An Honest Conservative
An Honest Conservative
By Josh LeBlanc-Shulman /
I've never defined myself as politically conservative. I used to say I was an anarchist and socialist and progressive and whatnot. I used to Occupy things. I've stopped attaching labels to what I think, say, or do. I attach labels to my feelings. These are universal.

If I did, however, imagine myself (male, age 31, white) in the shoes of someone who defined themselves as a conservative in this country, here's how I'd think:

Climate Change? I'm not denying that the climate is changing. I'm denying the way we're going about all of this. I'm denying making people feel bad about themselves and how they view the world. We need to get off our high horses and recognize that nobody has all the answers here.

Science is one way to view the world. We can use science to find specific solutions to specific dilemmas, but it's not the answer to everything. Often relying on science brings other, new problems to light. That's not because science is not useful or untrue. It's simply not the whole truth.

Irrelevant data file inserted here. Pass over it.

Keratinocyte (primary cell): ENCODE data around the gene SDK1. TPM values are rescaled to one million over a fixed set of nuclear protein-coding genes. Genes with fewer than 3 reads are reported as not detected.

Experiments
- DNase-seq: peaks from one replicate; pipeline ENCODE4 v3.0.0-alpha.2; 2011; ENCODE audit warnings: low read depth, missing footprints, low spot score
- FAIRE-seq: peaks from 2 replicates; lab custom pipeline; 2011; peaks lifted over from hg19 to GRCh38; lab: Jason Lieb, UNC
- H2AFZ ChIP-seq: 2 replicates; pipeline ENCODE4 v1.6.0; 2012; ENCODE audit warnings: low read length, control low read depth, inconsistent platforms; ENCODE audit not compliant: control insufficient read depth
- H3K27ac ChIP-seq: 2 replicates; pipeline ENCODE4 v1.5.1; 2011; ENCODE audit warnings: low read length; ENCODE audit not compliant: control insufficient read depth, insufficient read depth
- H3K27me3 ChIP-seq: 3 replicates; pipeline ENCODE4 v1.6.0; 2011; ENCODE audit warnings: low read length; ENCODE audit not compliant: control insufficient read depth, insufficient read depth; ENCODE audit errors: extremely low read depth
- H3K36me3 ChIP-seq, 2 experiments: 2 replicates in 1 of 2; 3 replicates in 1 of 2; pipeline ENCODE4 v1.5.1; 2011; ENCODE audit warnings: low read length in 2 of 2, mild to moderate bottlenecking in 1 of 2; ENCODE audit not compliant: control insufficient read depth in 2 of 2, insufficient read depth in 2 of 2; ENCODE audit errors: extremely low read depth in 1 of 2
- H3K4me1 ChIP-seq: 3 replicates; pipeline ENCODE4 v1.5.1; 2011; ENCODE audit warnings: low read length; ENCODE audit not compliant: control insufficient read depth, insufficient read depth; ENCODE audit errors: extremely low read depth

If we halted or slowed down the rise of temperatures caused by CO2 emissions, and then started a nuclear world war as a direct or indirect consequence of our efforts to do so, what will we have we achieved? Let's agree on the objectives before we jump into the solutions. If climate change is a global issue, then let's take into consideration the entirety of human knowledge and wisdom -- from everybody on this planet.

Consumerism? I'm with you that we own too many things, unnecessary things. It's a waste, and I get that it hurts the environment. I want less clutter. I want less waste.

We need to consider incentivizing consumers to buy less instead of punishing businesses for selling more. Businesses are designed to maximize consumption. Nobody said people are designed to be consumers.

The reason why people keep buying ever newer cars and the latest iPhones and the trendiest clothes is because the happiness that they derive from these things tends to be short-lived. That is, indeed, the case very often. It doesn't have to be.